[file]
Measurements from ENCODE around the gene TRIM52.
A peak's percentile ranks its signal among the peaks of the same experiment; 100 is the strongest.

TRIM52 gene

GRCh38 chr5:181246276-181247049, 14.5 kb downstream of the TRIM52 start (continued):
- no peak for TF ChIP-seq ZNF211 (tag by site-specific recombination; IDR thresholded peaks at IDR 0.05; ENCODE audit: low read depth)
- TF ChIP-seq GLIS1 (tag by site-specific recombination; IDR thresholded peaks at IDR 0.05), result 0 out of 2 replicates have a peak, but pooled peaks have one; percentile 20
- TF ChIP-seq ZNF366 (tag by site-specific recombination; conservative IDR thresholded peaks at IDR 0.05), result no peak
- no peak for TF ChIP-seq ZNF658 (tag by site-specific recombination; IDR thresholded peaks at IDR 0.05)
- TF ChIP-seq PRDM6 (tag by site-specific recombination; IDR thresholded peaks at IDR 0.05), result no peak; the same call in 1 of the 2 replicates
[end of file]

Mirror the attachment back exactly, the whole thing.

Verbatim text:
Measurements from ENCODE around the gene TRIM52.
A peak's percentile ranks its signal among the peaks of the same experiment; 100 is the strongest.

TRIM52 gene

GRCh38 chr5:181246276-181247049, 14.5 kb downstream of the TRIM52 start (continued):
- no peak for TF ChIP-seq ZNF211 (tag by site-specific recombination; IDR thresholded peaks at IDR 0.05; ENCODE audit: low read depth)
- TF ChIP-seq GLIS1 (tag by site-specific recombination; IDR thresholded peaks at IDR 0.05), result 0 out of 2 replicates have a peak, but pooled peaks have one; percentile 20
- TF ChIP-seq ZNF366 (tag by site-specific recombination; conservative IDR thresholded peaks at IDR 0.05), result no peak
- no peak for TF ChIP-seq ZNF658 (tag by site-specific recombination; IDR thresholded peaks at IDR 0.05)
- TF ChIP-seq PRDM6 (tag by site-specific recombination; IDR thresholded peaks at IDR 0.05), result no peak; the same call in 1 of the 2 replicates